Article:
The documentary, titled Forbidden: Undocumented and Queer in Rural America, puts a lot of the politics behind the ongoing immigration debate aside to give us a personal take on what it’s like living in the United States under the constant threat of deportation – all the while trying to pursue the American Dream it has promised despite the road blocks that come with being undocumented.
My first acquaintance with Argentinian filmmaker Marco Berger goes back to spring 2014 when his exquisitely understated gay romance Hawaii screened at the BFI Flare, London LGBT Film Festival. Fair warning: if you’ve seen that film and found the whole “will they/won’t they” tension a bit frustrating, you might have a hard time stomaching Taekwondo’s incredibly protracted relationship tease. Berger in fact reprises the same kind of core tension in this newest effort, albeit the story and the whole context that feed such tension are rather different.
The Pass spans 15 years through the rise and fall of a closeted footballer: it starts off on the cusp of his career breakthrough, follows him across the glory period where his personal troubles threaten to compromise his success and eventually, as the past catches up with him, finds him bound to face the consequences of his life choices.
Moonlight is the harrowing story of a young black gay man raised by a single mother with a drug addiction in a rough neighbourhood of Miami, told across three chapters symbolically titled: Little, Chiron and Black – the three names our protagonist is identified with as he grows from child into teenager and eventually into fully fledged adult.
BearCity 3 is a fantastic conclusion to Langway’s trilogy and quite possibly his finest example of writing, editing, and filmmaking to date. And not surprisingly, Doug Langway delivers a acknowledgement to his real life bear family – the many bears and bear lovers who have contributed to Langway’s vision over the years and continue to help him weave humorous and dramatic stories.
2016 marks the tenth anniversary of the Iris Prize, the largest international prize available to an LGBT short filmmaker. Each winner is given a £30,000 budget to make another short film, and to date a total of seven new films have been produced and shown at film festivals around the world. This year saw a record number of films submitted for the Iris Prize, so let’s take a look at some of the best, as well as a previous winner and a film made with the prize itself.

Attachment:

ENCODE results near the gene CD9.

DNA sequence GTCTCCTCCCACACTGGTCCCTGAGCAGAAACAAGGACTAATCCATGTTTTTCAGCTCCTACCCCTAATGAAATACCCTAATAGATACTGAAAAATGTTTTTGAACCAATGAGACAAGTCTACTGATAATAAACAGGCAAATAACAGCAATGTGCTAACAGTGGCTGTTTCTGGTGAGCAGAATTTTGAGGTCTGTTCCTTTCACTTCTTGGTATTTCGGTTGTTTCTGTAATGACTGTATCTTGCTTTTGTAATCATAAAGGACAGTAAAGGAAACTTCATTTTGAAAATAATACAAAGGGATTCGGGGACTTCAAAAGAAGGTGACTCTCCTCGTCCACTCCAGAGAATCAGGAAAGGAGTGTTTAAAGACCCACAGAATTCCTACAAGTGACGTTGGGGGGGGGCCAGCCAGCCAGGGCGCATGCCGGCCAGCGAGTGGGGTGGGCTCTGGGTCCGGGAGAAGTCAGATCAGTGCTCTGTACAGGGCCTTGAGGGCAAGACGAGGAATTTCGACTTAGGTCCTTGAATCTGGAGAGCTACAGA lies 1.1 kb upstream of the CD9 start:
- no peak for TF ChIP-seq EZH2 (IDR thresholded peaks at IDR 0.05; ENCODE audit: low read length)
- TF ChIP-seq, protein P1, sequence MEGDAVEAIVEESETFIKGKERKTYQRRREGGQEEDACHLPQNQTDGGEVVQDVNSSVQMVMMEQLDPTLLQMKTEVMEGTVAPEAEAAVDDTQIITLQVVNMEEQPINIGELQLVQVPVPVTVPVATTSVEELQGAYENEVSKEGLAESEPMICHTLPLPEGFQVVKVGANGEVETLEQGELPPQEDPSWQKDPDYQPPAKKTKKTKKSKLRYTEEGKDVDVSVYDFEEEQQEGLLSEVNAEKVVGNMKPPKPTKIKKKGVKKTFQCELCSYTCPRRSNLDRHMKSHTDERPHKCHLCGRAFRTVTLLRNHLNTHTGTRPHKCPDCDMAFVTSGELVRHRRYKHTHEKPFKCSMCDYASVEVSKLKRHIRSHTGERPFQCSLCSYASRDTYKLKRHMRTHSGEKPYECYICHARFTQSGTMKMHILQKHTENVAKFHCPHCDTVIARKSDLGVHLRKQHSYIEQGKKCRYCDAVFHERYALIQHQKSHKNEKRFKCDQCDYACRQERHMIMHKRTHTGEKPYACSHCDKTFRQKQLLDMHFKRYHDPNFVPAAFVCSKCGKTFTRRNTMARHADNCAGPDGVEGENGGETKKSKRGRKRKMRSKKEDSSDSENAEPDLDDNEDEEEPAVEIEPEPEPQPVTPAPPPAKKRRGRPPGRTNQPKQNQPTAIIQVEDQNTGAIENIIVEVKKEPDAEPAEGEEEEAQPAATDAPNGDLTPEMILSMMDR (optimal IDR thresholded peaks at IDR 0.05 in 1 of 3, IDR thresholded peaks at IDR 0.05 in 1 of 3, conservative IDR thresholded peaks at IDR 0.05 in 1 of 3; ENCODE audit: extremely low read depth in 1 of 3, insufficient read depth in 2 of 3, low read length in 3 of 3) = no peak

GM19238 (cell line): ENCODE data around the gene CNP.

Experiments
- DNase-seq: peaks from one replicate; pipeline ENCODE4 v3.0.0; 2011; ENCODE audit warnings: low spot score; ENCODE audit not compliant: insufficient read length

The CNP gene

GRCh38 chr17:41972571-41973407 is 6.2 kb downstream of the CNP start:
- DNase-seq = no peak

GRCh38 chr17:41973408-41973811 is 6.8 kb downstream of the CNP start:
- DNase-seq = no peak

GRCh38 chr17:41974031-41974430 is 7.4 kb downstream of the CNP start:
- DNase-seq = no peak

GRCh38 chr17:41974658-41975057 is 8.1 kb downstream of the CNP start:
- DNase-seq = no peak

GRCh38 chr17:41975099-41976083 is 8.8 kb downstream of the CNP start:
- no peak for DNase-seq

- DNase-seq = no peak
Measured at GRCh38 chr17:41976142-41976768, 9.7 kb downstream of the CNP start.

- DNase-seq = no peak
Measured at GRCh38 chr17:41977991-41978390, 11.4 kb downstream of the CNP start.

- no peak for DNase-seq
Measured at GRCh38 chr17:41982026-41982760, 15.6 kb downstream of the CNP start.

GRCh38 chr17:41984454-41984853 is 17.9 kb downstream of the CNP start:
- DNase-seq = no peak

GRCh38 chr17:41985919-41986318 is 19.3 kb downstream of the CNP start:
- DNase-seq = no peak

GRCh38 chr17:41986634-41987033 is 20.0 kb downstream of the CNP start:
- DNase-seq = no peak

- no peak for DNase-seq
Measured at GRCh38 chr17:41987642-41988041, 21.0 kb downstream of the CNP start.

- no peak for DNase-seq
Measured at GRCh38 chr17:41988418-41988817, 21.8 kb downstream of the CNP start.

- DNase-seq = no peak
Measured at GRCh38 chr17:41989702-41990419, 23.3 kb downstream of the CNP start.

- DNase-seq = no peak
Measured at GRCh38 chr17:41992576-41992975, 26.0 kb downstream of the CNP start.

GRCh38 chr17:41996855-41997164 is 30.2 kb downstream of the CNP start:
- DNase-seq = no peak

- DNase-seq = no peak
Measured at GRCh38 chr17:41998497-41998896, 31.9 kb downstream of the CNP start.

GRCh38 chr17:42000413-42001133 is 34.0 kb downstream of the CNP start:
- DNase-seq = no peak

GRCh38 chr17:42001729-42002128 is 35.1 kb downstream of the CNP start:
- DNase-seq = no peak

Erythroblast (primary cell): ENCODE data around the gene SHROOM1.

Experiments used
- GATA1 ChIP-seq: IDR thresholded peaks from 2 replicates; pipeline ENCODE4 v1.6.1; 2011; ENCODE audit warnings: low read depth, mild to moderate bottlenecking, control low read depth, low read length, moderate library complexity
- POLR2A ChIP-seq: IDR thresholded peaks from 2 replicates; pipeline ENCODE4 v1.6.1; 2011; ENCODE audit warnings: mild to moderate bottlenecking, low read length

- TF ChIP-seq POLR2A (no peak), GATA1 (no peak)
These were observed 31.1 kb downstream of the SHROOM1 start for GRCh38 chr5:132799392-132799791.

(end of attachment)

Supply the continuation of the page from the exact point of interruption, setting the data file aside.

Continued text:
El Canto de Colibri is a study in love and acceptance that should be used at every PFLAG meeting, religious conference, parenting class and political campaign. And though the documentary is in Spanish with English subtitles and subjects of varying Latino descent, every ethnic group can draw something from this documentary whether as a parent, a child, a politician, a clergyman, a sociologist or otherwise.
The Watermelon Woman is one of the first films (if not THE first) about a black lesbian that is written, directed and produced by a black lesbian. As such, it not only takes on the rather uncomfortable topics of opportunities for black women in film, the portrayals of black women in film and the place of black women in the ongoing history of film, but approaches them from a uniquely personal perspective.
Holler If You Hear Me: Black and Gay in the Church premiered on BET’s digital platform in late 2015 and was screened at the White House in early 2016. It received such a rousing response at Outfest’s Fusion LGBT People of Color Film Festival in March of 2016 that Outfest organizers included it in the lineup for their main event a few months later.
Imagine meeting a fun and flirtatious 20-something named Andy. He’s charming, handsome, has great taste in music. Now imagine finding yourself in a love triangle with Andy…and your twin sibling. While this might sound like the plotline from a really bad porno, this is actually the feature film debut by the dynamic twin sibling writing and acting duo, Doug and Kristin Archibald.